Letter to the Editor:
Fifty Years of Shame:
Sexual Abuse in the Diocese of Bridgeport
By Josepy F. O’Callaghan
Stamford Advocate [Stamford CT]
March 11, 2004
Last September the Diocese of Bridgeport celebrated its fiftieth anniversary. All Catholics, bishops, priests, nuns, laywomen, and men, can rightly take pride in our many good works intended to foster the spiritual life, such as the building of churches, schools, hospitals, and convents, and the establishment of a university. These achievements testify to the working together of all the members of Christ’s Body, the Church, as each one contributed his or her special gift to the well-being of the whole.
Sadly, a dirty secret concealed during those fifty years received only oblique reference in the anniversary celebrations. The secret is now out. On February 15 the diocese announced that 32 priests were accused of sexually abusing 107 boys and girls from 1953-2003. In settlements reached in 2001 and 2003 the Diocese paid $37,700,000. In comparison to the national average of about 4% the percentage of accused priests is small, i.e., 2.5% of the 1,279 who served in the diocese since its inception. Until the release of this document only 23 priests had been identified. The names of the other 9 have not been released; 7 are now dead, and 2 were visitors. Who are these men? Where are those who have been removed because of allegations of sexual abuse?
The diocesan report anticipated the publication on February 27 of a national survey of priestly sexual abuse compiled by the John Jay College of Criminal Justice from information submitted by each of the 195 dioceses. More than 4,000 priests nationally were charged with sexual abusing more than 10,000 boys and girls in the past fifty years. Settlement costs are estimated at $540,000,000, but are likely much higher. In its assessment of the crisis the National Review Board singled out Cardinal Edward M. Egan, former bishop of Bridgeport, for his mishandling of the case of an abusive diocesan priest.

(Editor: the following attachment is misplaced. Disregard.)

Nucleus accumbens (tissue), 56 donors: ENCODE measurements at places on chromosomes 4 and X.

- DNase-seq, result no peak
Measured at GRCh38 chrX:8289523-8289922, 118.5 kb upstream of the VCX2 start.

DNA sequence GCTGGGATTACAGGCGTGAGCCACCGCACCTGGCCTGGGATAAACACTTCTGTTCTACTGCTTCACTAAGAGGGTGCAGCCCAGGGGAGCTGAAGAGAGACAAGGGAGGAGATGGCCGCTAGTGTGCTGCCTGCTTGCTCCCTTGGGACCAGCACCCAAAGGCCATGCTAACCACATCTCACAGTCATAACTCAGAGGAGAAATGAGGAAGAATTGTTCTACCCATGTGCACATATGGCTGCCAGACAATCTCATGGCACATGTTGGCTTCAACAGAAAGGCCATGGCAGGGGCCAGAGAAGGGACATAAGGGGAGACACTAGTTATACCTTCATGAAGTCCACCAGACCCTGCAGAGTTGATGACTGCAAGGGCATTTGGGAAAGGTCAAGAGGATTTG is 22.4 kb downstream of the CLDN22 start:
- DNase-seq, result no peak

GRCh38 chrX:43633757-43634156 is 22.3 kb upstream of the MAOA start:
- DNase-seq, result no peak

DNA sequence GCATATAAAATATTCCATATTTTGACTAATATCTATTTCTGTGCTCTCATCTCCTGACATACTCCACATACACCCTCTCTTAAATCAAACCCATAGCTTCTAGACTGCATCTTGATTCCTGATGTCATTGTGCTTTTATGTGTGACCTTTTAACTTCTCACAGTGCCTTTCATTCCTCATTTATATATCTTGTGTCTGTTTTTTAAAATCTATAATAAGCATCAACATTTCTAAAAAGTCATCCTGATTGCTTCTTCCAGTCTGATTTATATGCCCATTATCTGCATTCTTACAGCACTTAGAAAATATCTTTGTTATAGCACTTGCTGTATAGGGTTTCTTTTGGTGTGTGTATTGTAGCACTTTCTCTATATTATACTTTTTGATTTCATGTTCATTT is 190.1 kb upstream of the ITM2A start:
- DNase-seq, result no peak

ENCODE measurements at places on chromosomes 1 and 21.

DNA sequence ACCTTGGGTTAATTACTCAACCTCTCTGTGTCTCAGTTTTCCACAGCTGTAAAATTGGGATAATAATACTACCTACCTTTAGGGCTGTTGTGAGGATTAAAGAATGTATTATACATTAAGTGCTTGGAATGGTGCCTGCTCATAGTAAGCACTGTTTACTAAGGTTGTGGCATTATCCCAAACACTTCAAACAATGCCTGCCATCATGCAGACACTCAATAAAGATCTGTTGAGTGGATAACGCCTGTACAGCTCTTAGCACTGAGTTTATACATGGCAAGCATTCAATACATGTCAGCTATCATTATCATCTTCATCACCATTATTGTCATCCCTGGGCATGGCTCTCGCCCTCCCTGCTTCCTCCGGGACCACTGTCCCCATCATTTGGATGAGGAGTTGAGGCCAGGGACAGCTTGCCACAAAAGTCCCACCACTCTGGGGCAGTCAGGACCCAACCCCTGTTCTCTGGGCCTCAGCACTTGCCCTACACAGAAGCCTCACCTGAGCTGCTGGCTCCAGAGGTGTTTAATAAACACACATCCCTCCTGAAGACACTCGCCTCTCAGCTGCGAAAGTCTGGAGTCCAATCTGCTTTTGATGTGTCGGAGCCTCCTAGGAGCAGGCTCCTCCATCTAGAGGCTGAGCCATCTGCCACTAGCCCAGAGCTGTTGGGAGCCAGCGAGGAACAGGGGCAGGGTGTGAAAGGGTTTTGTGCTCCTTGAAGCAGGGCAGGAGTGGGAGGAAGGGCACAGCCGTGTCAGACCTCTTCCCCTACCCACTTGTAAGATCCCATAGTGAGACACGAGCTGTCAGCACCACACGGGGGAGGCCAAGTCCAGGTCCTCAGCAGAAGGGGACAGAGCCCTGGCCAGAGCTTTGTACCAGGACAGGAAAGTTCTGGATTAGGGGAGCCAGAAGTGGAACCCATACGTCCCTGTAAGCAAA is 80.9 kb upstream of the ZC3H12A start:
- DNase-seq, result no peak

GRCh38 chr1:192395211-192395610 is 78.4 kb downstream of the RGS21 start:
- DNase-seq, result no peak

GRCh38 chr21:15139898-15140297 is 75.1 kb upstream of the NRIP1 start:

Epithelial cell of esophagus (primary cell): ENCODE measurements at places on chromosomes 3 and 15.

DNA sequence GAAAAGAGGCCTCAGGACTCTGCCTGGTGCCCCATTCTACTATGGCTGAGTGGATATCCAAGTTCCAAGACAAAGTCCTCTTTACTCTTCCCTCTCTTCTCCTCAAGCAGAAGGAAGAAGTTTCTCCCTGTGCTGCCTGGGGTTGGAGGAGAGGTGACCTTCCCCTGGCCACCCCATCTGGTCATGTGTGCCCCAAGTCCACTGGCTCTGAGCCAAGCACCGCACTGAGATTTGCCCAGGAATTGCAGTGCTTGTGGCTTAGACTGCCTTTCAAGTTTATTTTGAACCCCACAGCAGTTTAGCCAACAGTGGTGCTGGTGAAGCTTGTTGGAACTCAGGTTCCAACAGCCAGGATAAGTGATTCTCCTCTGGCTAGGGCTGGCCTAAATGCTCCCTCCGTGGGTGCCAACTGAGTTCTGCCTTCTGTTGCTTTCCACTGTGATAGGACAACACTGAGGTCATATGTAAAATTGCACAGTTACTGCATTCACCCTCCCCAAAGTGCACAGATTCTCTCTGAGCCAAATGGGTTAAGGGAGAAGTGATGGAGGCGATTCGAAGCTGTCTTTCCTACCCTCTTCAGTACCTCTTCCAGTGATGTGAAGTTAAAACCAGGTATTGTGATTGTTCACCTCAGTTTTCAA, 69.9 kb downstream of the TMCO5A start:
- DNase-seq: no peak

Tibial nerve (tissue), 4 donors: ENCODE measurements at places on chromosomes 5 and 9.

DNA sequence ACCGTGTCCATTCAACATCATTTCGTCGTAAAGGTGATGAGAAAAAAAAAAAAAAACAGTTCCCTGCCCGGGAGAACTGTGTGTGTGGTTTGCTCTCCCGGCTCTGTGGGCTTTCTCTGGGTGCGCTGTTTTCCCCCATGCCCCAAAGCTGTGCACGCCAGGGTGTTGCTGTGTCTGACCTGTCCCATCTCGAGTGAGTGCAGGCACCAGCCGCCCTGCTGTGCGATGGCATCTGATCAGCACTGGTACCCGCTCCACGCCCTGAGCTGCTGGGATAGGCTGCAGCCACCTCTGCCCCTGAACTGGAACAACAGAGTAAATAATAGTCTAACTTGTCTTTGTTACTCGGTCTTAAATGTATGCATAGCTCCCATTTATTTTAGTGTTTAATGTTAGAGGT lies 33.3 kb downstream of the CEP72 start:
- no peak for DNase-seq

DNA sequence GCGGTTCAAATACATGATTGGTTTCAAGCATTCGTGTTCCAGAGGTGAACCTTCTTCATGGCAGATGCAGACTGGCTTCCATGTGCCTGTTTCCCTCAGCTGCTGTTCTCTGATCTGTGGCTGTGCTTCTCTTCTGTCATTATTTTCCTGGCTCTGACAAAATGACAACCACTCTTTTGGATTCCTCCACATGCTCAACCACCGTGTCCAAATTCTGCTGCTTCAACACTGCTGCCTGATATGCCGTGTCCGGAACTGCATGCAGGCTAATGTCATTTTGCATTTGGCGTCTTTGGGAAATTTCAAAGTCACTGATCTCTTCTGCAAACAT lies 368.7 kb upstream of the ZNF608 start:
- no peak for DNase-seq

A comparison of Bridgeport with other dioceses is instructive. Washington, D.C., for example, has a comparable number of priests accused (27) and allegations (119), but incurred only $4,351,500 in costs. The figures for the archdiocese of Hartford are 24 priests accused, 79 allegations, and $2,000,000, and for the Diocese of Norwich, 19 priests, 19 allegations, and $568,000. Bridgeport has the unenviable distinction of ranking in the top five or ten of all 195 dioceses in terms of settlement costs. Why is that?
Bishop William E. Lori has assured us that none of the $37,700,000 expended comes from “the Annual Bishop’s Appeal, Faith in the Future, individual or group contributions to the Diocese, or parish collections,” but rather from insurance (about 41%), investment income, and the sale of unneeded property (about 59%). Where did the money for insurance premiums, investments, and the purchase of disposable property come from, if not out of the pockets of the people in the pews? It is disingenuous to imply that the Catholic community in the Diocese is not hurt by this colossal outlay, the consequence of extraordinary mismanagement. The faithful have a right to be outraged and to demand a detailed financial statement explaining exactly how that $37,700,000 is being spent.